The stainless steel sculpture is 18-feet tall and weighs 1,500 pounds. It was coined as the "jewel of the future arts plaza" at the Mayo Civic Center. The artist, Charles Huntington, noted that there is no specific theme to the sculpture except that he wanted something that would catch the eye of the viewer. He chose stainless steel as his material to reflect the sunlight and attract attention.
About the Artist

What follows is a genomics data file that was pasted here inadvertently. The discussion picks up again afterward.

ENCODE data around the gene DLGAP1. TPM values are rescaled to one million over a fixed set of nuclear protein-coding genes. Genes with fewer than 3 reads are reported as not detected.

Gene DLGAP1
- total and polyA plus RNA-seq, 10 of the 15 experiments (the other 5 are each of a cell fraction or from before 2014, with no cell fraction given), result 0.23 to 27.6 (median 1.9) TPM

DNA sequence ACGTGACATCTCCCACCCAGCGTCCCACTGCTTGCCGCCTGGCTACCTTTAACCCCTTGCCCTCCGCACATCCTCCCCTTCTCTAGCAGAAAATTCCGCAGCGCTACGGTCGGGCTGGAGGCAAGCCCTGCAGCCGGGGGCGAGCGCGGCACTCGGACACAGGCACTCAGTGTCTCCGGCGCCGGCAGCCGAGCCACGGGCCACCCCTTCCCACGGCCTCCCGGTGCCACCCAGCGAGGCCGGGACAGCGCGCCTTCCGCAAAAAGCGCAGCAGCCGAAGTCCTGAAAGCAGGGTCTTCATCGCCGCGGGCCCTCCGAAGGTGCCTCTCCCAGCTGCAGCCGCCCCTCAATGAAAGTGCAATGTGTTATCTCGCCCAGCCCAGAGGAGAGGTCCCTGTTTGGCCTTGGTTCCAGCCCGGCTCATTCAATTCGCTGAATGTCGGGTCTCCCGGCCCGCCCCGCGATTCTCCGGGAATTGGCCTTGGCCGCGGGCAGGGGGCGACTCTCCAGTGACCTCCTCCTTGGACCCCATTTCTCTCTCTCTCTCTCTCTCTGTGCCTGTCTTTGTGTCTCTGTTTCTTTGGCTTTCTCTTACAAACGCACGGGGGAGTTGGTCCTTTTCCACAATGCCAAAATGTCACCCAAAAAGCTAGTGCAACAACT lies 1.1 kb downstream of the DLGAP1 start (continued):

Charles Huntington, an American Indian artist of Ojibwe descent, was born in Niagara, Wis, on May 29, 1925. His family moved to the Minneapolis-St Paul area when he was an infant, and his formative years were spent there. After a 4-year tour of duty in the US Navy from 1942 to 1946 and subsequent employment as an auto mechanic, Huntington attended the Minneapolis School of Art (now known as the Minnesota College of Art and Design) for 1 year (1959-1960). For the next 3 years, he was an assistant to Paul Granlund (1925-2003), another well-known Minnesota sculptor who was an artist-in-residence at Gustavus Adolphus College in St Peter, Minn. Huntington honed his skills in sculpture under Granlund's tutelage, learning to build sculptures from found objects and by casting metal. He was invited to be an artist-in-residence for the Minneapolis Public School system and is the subject of a Minneapolis Public School teacher's guide on Native American art and artists.